Thousands of handmade poppies laid at WA state war memorial pay tribute to fallen WWI soldiers


Posted

November 10, 2018 10:00:14

A field of 62,000 handcrafted red poppies has been planted on the lawns of Western Australia’s war memorial to commemorate each Australian soldier who died during World War I.

It has taken dozens of volunteers from the WA Returned & Services League (RSL) more than 18 months to knit and crochet the poppies which have been installed in Kings Park

Judy Welch, coordinator of the RSL’s Poppy Project, said it had been a mammoth task.

“We’ve been having meetings two, three, four times a week just to reach our target,” she said.

“We’ve got our 62,000 and we’ve even got a few extras that we’re calling fallen poppies that commemorate those who have been lost in wars since then.

“It’s just a token gesture but it’s saying everyone is remembered.”

‘They were all individuals’

Ms Welch said each poppy was unique and it could take two hours to complete just one.

“There are no two poppies that really are alike.

“I think that’s [fitting] for what they’re representing, which is the soldiers who perished in WWI.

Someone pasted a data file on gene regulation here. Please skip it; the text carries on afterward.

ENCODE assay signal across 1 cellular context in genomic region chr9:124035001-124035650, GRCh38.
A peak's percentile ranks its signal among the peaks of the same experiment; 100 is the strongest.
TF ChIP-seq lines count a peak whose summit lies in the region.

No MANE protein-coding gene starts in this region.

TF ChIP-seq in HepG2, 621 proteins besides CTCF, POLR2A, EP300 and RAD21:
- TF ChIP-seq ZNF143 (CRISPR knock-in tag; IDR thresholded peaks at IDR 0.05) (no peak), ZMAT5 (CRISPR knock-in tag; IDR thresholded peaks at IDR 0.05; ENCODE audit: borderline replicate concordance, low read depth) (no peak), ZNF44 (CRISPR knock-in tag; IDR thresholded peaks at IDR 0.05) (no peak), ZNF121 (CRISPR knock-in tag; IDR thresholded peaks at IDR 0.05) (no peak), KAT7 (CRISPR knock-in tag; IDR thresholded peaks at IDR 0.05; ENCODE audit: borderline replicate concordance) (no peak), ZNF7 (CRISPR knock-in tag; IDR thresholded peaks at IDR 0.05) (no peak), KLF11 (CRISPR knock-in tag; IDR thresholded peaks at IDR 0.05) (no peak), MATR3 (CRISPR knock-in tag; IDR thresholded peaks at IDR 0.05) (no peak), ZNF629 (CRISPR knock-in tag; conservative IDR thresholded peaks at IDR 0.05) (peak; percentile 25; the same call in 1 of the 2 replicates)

“Not one of those soldiers had a duplicate — they were all individuals just as the poppies are.

“Some even have buttons that represent something for the family, or they’ll have little tags or names on them as well.”

Ms Welch said many of the women who gave their time to make the poppies had formed strong friendships.

“Some of the women who have joined our knitting group didn’t have anything to do with the RSL, in fact, some of them don’t have a returned service person in their family.

“But they’ve been absolutely fantastic; we’re just one big happy family.”

Sea of red to return every year

Sunday marks the 100th anniversary of the signing of the Armistice between the Allies and Germany following four years of bloody warfare.

WA RSL chief executive John McGrath said he was expecting tens of thousands of people to visit the war memorial in Perth on Sunday.

“It is a moment of celebration as well as commemoration given that it was supposed to be the end of the war to end all wars, but of course it wasn’t,” he said.

The poppies on the lawns of Kings Park will remain until Tuesday, while 11,000 poppies will be displayed in the gardens surrounding the Flame of Remembrance monument until November 30.

The RSL said it planned to keep the poppies to display every Remembrance Day.

Topics:

world-war-1,

unrest-conflict-and-war,

veterans,

volunteers,

history,

human-interest,

kings-park-6005,

perth-6000



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